The South Australian Aboriginal Chronic Disease Consortium will work alongside Aboriginal community members and relevant health sectors, including SA Health, the Commonwealth Department of Health and Aging and the Aboriginal Health Council of SA, and the SA based Primary Health Networks, to establish and implement priorities for reducing the impact of chronic disease in Aboriginal and Torres Strait Islander people.
In recognition of the vital importance of addressing disparities in chronic disease, three plans focussing specifically on diabetes, cancer control and heart and stroke in Aboriginal peoples in South Australia have been developed over the past 24 months. The three plans outline priority areas and key activities for implementation over the next 5 years.
Speaking at the launch of the Consortium on May 18, Professor Steve Wesselingh, Executive Director of SAHMRI, emphasised the importance of working collaboratively, particularly in regard to the Consortium’s partnership with the South Australian Academic Health Science and Translation Centre, “we are incredibly proud of this project, bringing partners together with great translation.”
Acknowledging the work of many over the past 50 years in the Aboriginal Health sector, Professor Alex Brown, Aboriginal Health Theme Leader of Wardliparingga Aboriginal Research Unit at SAHMRI, and Ms Kerri Reilly, Executive Director of the Aboriginal Health Directorate, Country Health SA Local Health Network, said that “it is now our responsibility to stand up and make a difference. This is an opportunity to lead the way with a true partnership and engagement of the Aboriginal Community.”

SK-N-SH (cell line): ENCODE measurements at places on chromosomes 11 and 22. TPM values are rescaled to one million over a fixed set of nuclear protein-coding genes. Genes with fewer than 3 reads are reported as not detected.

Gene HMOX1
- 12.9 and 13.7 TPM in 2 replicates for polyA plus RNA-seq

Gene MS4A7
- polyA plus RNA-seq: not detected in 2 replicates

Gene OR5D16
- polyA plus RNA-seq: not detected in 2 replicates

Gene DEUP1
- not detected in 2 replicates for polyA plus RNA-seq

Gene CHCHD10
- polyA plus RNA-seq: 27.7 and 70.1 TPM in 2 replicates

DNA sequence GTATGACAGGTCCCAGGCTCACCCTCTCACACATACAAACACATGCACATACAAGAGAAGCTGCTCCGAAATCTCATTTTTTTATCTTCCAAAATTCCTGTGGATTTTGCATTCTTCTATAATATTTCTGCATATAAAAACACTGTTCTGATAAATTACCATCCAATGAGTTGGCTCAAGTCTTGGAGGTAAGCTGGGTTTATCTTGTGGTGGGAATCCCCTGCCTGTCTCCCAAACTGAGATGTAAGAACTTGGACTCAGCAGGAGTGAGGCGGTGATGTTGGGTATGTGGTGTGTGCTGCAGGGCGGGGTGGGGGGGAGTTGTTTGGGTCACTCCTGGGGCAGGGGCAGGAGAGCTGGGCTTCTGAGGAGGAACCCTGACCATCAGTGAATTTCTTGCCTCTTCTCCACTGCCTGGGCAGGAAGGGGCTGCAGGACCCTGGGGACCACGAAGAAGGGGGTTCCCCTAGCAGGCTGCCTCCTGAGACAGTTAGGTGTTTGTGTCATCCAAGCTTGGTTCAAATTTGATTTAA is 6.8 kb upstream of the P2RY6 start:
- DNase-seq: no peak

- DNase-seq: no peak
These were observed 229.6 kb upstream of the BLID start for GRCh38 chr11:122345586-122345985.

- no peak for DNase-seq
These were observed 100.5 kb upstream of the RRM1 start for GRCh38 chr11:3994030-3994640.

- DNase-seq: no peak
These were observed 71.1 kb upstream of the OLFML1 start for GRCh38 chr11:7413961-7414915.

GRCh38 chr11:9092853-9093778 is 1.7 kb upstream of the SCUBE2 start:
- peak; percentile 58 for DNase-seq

“Without sacrifice we wouldn’t be here. We count the amount of suffering and it’s time that we make a difference. We can only do this together, with your assistance” said Professor Brown, recognising the collective of health organisations, medical professionals and community members present throughout the conception and development of the Consortium.
Executive chair of the Aboriginal reference group, Ms Sandra Miller, is hoping to see a shift in the way previous programs have been rolled out.
“We haven’t seen anything work before and I’m hoping that by having Aboriginal people involved in all three plans we will be a force to be reckoned with. We are sick of going to funerals”, Ms Miller said.
Summary of the facts
- Heart disease and stroke are the single largest cause of death for Aboriginal people in South Australia, accounting for 1 in 4 deaths. It is the single largest contributor to the life expectancy gap experienced by Aboriginal people. Importantly, the deaths occur at a much younger age than non-Aboriginal people.
- The diabetes rates (types 1, 2 and gestational) for South Australia are 20% among Aboriginal people and 6.2% for non-Aboriginal people.
- Aboriginal people in South Australia are diagnosed with cancer at significantly younger ages compared to the non-Aboriginal population. More than half of diagnoses occur before the age of 60, compared to less than 30% of diagnoses in the non-Aboriginal population. Additionally, Aboriginal people are more likely to be diagnosed with cancer at a later stage and, as a result, have worse outcomes.
Preliminary findings of the priorities will be presented by the Consortium on June 30, 2017
If you would like to stay informed with the work of the Consortium, or if you would like to contribute your expertise, please contact Wendy Keech, South Australian Aboriginal Chronic Disease Consortium Executive Officer, Senior Translation Manager, firstname.lastname@example.org